In a region marked by political upheaval and economic problems, Uruguay has gained a reputation as a bastion of stability. The country of 3.5 million people is one of Latin America’s most advanced economies and is known for maintaining the rule of law.
Even throughout the pandemic, it has avoided the mandatory lockdowns, social unrest and spiralling death tolls seen elsewhere. After shrinking 5.9% in 2020, the economy is forecast to grow 3.5% in 2021. Data from fDi Markets shows foreign greenfield investment is on track to hit $1.39bn by year-end, marking Uruguay’s third-highest volume in more than a decade.
The country’s minister of economy and finance, Azucena Arbeleche spoke with fDi about the country’s recovery, government support for sustainable investment, and her plans as chair of the IMF and World Bank’s Development Committee.
Q: What is driving Uruguay’s economic rebound?
A: Economic activity has been supported by large-scale foreign direct investment (FDI), infrastructure projects, commodity exports and strong manufacturing production. A swift Covid-19 vaccination strategy has also allowed for faster renormalisation of business activity. At mid-November, more than 74% of the population had received two doses.
Q: What’s behind the pick-up in FDI and infrastructure projects?
A: Last year, we modified the investment promotion law by introducing tax exemptions for projects that create a certain level of employment. We also issued a decree offering tax exemptions for big-ticket construction. These incentives to promote private investment are helping the private sector lead the way to recovery.
Q: Uruguay is not known as an easy place to do business. Are there plans to improve this?
A: Clearly there is room for improvement, especially in removing bottlenecks for private sector development. This includes costs associated with regulatory compliance in the tradable sector, tax burdens, licensing and permitting procedures, plus the cost of registering properties. We are also moving forward with reforms to state-owned enterprises that will improve efficiencies and support post-pandemic investment.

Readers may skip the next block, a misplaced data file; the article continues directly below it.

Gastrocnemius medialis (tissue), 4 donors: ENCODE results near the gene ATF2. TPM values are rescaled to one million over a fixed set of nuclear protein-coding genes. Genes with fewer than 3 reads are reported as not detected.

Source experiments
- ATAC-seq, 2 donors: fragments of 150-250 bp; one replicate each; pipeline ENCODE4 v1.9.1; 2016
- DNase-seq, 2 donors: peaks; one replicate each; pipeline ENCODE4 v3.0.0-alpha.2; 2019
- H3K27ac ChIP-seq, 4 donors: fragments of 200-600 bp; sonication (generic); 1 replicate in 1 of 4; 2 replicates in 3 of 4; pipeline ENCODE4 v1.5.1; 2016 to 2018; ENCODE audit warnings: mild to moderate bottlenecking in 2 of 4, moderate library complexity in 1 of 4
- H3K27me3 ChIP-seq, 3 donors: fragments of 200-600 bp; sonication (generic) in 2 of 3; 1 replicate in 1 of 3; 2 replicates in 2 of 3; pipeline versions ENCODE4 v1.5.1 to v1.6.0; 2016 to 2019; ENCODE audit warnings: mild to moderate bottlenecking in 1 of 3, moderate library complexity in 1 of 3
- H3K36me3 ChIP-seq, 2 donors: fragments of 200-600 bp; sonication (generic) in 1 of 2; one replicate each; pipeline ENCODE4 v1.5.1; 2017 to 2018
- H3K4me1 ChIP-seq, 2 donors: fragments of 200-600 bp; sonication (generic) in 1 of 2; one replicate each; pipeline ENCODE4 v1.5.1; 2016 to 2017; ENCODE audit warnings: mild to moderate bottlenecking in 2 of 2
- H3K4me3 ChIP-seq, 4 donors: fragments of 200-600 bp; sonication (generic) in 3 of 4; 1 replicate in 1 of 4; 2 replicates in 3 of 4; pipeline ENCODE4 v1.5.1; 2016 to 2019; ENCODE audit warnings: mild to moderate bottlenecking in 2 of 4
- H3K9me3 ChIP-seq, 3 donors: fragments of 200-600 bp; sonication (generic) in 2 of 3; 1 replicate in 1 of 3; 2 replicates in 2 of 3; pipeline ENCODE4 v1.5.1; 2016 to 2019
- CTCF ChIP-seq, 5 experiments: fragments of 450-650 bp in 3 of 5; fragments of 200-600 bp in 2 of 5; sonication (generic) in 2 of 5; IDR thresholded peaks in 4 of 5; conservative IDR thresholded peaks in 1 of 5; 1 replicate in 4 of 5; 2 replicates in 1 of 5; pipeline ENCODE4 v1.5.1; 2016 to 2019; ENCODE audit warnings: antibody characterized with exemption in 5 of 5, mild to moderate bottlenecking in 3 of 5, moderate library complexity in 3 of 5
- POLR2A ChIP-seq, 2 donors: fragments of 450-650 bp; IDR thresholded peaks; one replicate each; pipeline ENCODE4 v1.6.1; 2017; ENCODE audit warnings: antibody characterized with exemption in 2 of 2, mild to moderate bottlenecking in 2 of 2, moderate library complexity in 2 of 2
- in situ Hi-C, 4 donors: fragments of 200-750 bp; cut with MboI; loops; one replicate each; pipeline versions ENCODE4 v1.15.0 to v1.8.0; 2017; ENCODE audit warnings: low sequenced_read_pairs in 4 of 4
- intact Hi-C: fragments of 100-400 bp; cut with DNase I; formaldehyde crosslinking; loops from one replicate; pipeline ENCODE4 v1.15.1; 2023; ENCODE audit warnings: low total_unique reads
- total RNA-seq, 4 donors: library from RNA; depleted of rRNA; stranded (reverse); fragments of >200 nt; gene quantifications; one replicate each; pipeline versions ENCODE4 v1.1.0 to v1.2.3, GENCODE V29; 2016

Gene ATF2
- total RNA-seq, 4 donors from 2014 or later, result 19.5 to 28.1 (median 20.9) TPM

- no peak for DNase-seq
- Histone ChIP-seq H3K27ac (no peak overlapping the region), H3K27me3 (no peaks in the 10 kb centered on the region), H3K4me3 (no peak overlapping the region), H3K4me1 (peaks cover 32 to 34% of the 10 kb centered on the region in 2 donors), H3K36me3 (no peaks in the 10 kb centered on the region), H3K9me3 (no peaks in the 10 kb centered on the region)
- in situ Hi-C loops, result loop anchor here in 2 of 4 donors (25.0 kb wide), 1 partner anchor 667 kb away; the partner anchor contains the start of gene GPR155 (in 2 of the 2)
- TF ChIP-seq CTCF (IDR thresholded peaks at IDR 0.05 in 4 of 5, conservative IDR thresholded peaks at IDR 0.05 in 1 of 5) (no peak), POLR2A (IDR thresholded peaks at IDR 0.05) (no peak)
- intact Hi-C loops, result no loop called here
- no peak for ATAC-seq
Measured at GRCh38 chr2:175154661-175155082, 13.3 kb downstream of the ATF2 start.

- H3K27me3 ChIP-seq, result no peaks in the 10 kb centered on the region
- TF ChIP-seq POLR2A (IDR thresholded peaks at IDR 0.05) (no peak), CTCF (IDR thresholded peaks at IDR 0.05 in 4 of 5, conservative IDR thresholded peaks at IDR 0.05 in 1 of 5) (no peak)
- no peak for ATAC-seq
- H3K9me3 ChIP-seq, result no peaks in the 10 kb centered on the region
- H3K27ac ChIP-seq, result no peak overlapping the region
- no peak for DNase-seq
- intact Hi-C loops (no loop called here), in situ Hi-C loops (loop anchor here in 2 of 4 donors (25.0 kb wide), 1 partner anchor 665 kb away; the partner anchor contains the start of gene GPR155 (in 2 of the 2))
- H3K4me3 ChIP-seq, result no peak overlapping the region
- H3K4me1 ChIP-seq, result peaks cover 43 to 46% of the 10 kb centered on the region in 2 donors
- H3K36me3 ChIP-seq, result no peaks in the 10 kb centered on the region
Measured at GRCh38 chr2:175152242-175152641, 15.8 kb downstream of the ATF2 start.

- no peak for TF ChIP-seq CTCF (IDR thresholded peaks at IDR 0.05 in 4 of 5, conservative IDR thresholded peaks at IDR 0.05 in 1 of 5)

Q: Renewable power is one of Uruguay’s top two sectors for FDI. Is the government prioritising sustainable investment?
A: Uruguay is at the forefront of environmentally friendly policies. We’ve transformed our energy matrix over the past decade, and 94% of our electricity is now generated using renewable sources.
Now we are launching a ‘second-generation’ transformation in line with our goal of reaching net-zero carbon dioxide emissions by 2050. This opens up lots of business opportunities for sustainable-focused investors. Clean energy projects can also take advantage of tax exemptions and rebates created by last year’s changes to the investment promotion law.
Q: Is this second generation of sustainability focused on certain sectors?
A: This is a two-branch approach. We’ve launched a new roadmap for developing green hydrogen and have set our sights on becoming an exporter of hydrogen in the medium-term. In parallel, we are making great strides in electric mobility. We are providing strong incentives for the adoption of electric cars, including 0% import taxes. But we are, of course, open to much more than this. Agribusiness is another sector where we need to make progress in terms of a more sustainable approach.
Q: As chair of the World Bank and IMF Development Committee, you want to link the cost of government loans from multilaterals to their progress towards the Paris Agreement targets. Do you believe this will be adopted?
A: I’m confident about this. To move towards a low-carbon future we need practical proposals and this can be done by using financial incentives and innovation. Financial incentives are very powerful. Multilateral development banks are uniquely placed to ensure countries with good environmental performance are rewarded by subsidising their interest rates. Authorities at the World Bank, Inter-American Development Bank and UN have been quite receptive to this idea.
This article was first published in the December 2021/January 2022 edition of fDi Intelligence magazine. Read the online edition here.